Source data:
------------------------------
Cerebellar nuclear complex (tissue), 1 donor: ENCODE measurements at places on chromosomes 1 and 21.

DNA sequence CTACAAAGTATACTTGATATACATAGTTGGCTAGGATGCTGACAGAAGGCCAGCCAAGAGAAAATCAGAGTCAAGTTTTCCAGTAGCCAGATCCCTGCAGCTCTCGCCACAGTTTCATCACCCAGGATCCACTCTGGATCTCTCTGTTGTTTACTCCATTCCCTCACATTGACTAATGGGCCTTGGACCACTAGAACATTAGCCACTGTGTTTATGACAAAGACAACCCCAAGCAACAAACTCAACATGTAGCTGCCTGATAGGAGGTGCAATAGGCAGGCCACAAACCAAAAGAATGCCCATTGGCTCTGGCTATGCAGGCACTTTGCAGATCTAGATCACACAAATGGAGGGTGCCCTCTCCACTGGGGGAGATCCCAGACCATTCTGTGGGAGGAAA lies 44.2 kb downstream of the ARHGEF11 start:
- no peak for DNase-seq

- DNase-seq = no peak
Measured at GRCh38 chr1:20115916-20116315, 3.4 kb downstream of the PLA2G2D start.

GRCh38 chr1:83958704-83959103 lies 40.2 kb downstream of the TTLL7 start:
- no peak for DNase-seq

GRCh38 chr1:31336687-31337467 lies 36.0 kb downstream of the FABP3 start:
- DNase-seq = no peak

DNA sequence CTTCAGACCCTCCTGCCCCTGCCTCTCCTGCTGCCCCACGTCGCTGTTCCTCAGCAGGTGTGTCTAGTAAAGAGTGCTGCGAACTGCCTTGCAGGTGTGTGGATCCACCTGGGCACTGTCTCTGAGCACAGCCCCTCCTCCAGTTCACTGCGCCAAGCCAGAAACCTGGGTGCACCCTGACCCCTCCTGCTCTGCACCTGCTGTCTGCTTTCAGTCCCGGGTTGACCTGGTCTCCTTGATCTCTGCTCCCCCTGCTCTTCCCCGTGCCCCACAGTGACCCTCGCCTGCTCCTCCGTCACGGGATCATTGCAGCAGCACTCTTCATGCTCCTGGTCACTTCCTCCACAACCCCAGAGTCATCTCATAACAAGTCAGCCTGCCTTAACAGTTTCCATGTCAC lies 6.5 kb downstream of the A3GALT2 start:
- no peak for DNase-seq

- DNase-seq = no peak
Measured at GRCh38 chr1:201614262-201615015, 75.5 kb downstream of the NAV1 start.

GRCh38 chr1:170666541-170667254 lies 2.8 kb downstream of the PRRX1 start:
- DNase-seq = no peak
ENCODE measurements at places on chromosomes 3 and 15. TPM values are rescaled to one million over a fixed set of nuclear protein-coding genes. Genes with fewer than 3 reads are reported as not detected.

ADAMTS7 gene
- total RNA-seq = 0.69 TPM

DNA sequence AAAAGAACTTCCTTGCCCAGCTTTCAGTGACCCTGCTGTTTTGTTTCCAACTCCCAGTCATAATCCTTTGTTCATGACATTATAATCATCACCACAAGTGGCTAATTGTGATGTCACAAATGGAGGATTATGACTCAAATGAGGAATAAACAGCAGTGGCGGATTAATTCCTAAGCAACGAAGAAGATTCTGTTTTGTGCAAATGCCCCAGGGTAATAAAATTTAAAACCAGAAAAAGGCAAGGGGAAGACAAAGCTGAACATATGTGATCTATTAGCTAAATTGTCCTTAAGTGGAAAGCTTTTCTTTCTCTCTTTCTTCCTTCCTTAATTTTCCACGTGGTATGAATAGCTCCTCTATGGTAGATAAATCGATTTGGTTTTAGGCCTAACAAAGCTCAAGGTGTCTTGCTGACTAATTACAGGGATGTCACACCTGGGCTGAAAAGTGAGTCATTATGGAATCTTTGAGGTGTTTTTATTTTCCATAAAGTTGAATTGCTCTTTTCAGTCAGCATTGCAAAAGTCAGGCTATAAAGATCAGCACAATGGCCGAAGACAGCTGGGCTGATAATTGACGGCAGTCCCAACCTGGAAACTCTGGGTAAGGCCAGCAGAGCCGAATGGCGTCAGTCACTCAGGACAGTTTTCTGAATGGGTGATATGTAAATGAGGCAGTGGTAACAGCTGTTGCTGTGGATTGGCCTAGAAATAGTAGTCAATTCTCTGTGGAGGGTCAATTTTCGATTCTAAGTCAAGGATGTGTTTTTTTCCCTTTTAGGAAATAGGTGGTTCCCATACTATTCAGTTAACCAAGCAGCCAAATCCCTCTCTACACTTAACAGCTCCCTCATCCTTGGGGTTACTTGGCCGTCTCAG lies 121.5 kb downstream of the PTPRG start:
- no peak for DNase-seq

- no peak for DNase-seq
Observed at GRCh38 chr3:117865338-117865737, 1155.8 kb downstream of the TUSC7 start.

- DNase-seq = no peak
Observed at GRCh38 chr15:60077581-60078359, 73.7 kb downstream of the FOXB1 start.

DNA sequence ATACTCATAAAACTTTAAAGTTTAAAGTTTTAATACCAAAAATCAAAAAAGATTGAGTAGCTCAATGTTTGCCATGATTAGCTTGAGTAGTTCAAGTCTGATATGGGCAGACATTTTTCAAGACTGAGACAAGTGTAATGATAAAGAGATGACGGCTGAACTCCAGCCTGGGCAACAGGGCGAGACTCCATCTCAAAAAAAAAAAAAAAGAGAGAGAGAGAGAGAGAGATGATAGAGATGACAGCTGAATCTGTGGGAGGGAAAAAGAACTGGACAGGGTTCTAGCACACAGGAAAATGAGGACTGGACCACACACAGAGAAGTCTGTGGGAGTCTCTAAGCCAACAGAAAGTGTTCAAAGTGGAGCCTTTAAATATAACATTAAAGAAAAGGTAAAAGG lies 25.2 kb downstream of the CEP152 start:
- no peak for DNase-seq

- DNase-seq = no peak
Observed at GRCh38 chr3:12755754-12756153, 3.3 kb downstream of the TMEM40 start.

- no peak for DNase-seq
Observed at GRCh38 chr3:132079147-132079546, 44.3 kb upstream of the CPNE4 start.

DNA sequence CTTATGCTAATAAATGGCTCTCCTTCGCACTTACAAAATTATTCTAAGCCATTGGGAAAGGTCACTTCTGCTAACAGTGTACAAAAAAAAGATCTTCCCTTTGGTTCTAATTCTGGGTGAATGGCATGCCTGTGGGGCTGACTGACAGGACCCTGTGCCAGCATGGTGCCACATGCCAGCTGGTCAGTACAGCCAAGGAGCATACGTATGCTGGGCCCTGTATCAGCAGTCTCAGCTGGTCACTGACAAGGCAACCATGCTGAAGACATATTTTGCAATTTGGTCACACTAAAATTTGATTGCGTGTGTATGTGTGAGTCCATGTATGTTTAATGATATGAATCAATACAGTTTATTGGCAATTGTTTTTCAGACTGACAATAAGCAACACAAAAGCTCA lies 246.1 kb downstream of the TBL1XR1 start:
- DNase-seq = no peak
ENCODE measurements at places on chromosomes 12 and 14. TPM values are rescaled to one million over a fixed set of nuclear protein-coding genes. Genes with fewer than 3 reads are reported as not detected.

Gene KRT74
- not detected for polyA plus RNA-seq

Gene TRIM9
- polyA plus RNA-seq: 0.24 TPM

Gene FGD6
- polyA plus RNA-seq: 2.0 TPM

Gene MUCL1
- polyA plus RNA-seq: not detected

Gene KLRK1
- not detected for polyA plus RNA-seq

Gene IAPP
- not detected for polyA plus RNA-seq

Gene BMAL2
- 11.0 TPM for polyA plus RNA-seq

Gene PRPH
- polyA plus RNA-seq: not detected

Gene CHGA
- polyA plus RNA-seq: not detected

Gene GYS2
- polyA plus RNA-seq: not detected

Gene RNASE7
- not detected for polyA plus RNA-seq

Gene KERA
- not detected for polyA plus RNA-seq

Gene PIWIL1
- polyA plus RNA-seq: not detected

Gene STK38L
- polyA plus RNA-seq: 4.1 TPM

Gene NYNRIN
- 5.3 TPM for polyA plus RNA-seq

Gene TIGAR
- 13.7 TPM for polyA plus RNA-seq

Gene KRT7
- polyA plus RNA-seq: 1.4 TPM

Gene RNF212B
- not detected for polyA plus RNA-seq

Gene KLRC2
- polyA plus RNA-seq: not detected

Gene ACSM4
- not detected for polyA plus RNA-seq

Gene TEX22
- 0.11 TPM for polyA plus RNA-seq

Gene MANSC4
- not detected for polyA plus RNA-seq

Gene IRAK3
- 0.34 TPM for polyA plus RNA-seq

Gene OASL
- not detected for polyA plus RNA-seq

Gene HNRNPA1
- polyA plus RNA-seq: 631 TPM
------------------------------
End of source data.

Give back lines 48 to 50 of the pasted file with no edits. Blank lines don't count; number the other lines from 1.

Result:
Gene PRPH
- polyA plus RNA-seq: not detected

Gene CHGA